Theresa May has lost control of Brexit after suffering a second humiliating defeat on her withdrawal deal.
The PM’s plan was voted down by a majority of 149 MPs after she failed to win changes to the treaty that would allow UK to unilaterally exit the controversial Irish border backstop arrangement.
MPs will now vote on whether the government should pursue a ‘no deal’ Brexit or ask the EU for a negotiation extension beyond March 29.
In a bid to keep her fractured party together, May will grant a free vote on whether ‘no deal’ should become government policy – meaning cabinet ministers will be able to take opposing views.
Downing Street last night refused to say how the PM would vote later today, although there was speculation in Westminster last night that she would not support a ‘no deal’ outcome – a far cry from her previous insistence that “no deal is better than a bad deal”.
Any extension to the talks would have to be agreed by all 27 EU member states, and last night the organisation's chief Brexit negotiator struck a dismissive note in the wake of the defeat.
“The EU has done everything it can to help get the Withdrawal Agreement over the line. The impasse can only be solved in the UK. Our “no-deal” preparations are now more important than ever before,” tweeted Michel Barnier.
May hoped she had done enough to win support for her deal after late night talks with the EU in Strasbourg on Monday.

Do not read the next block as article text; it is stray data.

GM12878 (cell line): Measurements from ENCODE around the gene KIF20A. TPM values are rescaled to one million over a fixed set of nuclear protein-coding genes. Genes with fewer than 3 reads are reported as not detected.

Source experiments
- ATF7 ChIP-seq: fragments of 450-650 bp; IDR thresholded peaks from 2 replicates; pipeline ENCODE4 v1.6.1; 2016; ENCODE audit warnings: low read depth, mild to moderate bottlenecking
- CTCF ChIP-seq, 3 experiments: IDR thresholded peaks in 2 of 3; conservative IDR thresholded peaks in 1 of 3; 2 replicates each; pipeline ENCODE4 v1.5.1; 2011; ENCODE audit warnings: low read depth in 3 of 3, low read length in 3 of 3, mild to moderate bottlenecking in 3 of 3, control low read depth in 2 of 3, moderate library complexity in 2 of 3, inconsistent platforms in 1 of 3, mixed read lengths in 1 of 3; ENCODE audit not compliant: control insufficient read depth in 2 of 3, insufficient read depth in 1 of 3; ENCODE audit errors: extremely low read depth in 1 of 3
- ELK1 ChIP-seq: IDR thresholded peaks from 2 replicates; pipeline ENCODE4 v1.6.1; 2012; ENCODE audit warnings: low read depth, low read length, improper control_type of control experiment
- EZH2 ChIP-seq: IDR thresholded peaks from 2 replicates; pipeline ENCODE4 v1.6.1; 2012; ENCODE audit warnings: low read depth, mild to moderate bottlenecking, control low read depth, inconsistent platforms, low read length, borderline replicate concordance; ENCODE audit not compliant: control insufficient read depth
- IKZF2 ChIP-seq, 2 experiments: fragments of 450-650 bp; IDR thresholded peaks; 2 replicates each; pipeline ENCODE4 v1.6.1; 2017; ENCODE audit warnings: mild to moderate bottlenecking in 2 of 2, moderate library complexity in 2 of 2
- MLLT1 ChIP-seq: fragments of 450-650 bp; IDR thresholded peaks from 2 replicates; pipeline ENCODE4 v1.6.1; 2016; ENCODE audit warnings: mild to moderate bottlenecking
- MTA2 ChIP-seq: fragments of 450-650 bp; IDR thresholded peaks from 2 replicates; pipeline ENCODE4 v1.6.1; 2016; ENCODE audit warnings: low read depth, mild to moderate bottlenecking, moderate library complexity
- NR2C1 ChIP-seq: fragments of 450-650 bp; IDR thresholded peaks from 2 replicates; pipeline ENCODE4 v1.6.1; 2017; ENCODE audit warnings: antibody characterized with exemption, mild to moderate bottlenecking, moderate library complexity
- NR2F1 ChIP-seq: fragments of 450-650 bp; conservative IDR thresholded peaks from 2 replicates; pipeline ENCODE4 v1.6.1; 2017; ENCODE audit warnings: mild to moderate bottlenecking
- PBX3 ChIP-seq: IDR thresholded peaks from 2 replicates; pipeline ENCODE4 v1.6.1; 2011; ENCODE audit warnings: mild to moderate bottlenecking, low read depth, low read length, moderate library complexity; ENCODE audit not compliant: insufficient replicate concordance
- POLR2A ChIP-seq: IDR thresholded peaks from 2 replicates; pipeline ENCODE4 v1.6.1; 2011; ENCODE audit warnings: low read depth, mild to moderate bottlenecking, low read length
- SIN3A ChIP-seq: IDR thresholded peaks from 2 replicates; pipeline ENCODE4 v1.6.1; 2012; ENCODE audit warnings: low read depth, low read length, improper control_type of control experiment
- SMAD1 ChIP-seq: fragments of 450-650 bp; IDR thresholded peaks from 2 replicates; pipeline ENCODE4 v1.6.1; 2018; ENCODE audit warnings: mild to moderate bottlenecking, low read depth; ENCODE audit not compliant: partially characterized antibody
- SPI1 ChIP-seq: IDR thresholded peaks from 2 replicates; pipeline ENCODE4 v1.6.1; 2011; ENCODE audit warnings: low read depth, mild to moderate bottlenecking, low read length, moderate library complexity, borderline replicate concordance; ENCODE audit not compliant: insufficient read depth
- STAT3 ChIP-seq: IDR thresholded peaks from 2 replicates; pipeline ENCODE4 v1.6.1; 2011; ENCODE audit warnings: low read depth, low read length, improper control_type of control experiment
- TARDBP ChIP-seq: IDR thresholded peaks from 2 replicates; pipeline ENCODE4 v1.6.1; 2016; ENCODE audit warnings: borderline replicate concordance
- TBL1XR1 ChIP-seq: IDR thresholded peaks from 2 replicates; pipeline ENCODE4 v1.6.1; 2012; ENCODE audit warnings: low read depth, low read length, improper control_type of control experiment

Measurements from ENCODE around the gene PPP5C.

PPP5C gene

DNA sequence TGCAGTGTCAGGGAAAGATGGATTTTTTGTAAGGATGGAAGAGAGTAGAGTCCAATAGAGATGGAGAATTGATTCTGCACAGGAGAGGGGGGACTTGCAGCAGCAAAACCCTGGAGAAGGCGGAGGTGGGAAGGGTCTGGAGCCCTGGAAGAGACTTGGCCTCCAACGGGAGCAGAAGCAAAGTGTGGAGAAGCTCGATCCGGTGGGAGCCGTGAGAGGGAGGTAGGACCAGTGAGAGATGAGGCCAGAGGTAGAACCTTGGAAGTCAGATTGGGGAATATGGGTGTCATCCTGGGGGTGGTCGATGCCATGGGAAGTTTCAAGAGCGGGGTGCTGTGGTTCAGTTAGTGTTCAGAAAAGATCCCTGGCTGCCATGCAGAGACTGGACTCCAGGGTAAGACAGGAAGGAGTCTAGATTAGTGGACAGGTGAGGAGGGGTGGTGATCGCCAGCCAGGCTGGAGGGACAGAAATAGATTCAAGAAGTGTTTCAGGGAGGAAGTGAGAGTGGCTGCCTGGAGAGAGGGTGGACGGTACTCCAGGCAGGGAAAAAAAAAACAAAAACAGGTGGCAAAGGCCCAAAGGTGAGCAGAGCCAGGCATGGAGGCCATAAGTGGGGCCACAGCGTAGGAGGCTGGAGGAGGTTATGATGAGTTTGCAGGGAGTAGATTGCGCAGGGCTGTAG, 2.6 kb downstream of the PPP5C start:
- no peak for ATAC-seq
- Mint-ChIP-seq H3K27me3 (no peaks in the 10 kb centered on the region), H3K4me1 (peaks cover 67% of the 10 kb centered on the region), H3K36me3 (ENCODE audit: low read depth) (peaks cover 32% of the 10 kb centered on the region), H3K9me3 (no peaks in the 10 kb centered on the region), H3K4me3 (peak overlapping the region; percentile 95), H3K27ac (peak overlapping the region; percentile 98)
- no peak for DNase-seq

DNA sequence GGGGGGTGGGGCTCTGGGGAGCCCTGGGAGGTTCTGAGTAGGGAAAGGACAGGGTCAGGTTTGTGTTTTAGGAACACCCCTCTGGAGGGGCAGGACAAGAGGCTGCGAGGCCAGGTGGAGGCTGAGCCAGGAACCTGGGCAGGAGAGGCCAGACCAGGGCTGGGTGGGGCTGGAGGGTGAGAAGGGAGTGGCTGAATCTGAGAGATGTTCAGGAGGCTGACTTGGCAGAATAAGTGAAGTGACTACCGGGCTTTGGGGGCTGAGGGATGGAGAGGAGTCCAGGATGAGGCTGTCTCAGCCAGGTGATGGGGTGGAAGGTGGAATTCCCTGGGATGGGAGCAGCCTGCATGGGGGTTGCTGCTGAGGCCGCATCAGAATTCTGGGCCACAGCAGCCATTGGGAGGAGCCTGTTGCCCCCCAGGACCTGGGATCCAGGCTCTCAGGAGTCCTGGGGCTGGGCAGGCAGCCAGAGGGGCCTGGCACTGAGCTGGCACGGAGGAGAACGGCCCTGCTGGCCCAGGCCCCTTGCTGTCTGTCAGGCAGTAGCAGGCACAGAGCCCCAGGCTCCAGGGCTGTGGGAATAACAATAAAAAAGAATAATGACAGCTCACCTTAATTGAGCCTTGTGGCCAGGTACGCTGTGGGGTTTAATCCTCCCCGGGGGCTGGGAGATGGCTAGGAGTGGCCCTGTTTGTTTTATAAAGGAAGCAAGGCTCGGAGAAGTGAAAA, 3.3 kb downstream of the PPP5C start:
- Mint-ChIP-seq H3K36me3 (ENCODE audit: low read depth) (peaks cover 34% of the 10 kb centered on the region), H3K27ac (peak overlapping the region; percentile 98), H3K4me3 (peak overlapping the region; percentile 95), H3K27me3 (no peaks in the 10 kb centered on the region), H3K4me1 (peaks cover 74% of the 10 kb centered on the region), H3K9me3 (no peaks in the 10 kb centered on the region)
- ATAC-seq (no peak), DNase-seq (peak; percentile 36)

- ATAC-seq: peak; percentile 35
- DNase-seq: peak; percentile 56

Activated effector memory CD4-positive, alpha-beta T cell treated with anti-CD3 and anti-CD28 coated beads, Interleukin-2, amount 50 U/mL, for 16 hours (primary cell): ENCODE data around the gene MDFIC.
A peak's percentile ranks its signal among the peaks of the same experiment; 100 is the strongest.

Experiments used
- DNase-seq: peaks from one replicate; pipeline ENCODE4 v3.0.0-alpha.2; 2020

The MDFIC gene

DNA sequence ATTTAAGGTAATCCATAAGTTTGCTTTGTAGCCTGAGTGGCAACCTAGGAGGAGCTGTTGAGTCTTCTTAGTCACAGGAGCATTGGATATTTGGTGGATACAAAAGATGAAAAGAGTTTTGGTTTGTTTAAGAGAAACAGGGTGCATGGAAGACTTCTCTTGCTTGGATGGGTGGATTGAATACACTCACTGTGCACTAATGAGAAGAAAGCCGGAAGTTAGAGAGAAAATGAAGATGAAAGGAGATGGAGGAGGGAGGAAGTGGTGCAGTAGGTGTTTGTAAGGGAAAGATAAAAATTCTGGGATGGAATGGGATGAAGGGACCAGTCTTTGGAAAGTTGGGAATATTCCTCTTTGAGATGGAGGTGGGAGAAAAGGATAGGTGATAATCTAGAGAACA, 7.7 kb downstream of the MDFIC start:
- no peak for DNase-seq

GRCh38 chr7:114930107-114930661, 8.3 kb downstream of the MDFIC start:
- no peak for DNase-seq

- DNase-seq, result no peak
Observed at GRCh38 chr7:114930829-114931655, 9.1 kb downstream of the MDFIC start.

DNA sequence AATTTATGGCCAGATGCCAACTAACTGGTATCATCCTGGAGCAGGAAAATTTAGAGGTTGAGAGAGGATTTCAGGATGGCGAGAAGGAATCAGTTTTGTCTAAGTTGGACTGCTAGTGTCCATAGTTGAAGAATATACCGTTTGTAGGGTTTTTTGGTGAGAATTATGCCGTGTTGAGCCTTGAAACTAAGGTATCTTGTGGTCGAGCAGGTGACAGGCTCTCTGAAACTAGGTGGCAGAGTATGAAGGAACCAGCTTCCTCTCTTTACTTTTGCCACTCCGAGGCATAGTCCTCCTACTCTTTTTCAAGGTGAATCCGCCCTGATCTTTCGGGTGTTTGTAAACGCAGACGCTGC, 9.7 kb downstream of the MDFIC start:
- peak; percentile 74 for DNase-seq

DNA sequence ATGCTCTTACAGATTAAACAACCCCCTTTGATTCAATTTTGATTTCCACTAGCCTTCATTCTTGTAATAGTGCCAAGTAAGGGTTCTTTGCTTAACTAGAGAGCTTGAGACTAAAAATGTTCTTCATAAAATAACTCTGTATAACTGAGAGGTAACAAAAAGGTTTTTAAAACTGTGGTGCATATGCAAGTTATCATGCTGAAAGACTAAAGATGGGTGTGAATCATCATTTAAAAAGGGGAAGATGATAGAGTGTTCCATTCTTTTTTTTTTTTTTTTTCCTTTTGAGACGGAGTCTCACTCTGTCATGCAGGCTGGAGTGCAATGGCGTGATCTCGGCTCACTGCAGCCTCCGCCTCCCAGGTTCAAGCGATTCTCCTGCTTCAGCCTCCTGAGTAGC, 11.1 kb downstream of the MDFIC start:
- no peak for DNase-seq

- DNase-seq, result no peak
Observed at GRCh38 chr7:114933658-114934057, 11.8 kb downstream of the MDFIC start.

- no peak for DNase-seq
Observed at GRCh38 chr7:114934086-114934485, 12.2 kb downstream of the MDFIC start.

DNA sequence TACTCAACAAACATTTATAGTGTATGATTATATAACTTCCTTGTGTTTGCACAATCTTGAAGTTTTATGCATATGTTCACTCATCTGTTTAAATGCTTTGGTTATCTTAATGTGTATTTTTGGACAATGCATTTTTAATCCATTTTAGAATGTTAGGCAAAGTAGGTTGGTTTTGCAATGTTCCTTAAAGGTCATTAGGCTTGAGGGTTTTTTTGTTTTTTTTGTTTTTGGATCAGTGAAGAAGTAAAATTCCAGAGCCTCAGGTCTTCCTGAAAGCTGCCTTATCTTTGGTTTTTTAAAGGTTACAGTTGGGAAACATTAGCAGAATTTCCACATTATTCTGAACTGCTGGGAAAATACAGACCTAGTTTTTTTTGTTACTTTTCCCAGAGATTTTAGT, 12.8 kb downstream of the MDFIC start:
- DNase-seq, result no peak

However, the additional agreement over the temporary nature of the backstop – which sees the UK locked in the EU’s customs union to avoid a hard border with Ireland – was blown apart by the government’s top legal advisor, attorney general Geoffrey Cox.
He ruled that even with the changes, the UK could still be trapped in the backstop indefinitely.
That verdict ensured hardline Tory Brexiters and DUP MPs felt unable to support the deal, and they joined opposition parties to inflict another defeat on May.
Speaking after the vote, May – who had struggled with a sore throat all day – warned MPs that backing a delay would not in itself solve the problems around Brexit.
She added: “The EU will want to know what use we mean to make of such an extension.
“This House will have to answer that question. Does it wish to revoke Article 50? Does it want to hold a second referendum? Or does it want to leave with a deal but not this deal?
“These are unenviable choices, but thanks to the decision the House has made this evening they must now be faced.”
Former Brexit Minister Suella Braverman, who voted against May’s plan, said an extension to the negotiation period would be “pointless”.
“No deal is better than a bad deal and I hope that’s the course of events,” she said.
On Tuesday morning, numerous Tory MPs who had voted against the deal in January were waiting to see if the attorney general had changed his view on whether the UK could be trapped in the backstop indefinitely.
Cox’s advice, published just after 11am, dealt a hammer blow to the chance of enough MPs switching their view, stating the legal risk of such an outcome “remains unchanged”.
One Tory MP put his head in his hands when told of the conclusion, while another said: “That won’t get the DUP onside, so we can’t vote for it.”
By mid-afternoon it became clear that the DUP and the European Research Group of Conservative MPs would indeed be voting against the plan – meaning defeat was a mere formality.
However, some 39 Tory MPs did switch position and back the deal, most notably former Brexit Secretary David Davis, chairman of the Conservative backbench committee Sir Graham Brady and high profile eurosceptics Nadine Dorries, Zac Goldsmith and Nigel Evans.
The possibility of a third vote on May's deal remains, but with MPs now in the driving seat the government's ability to pursue such a strategy has been severely undermined.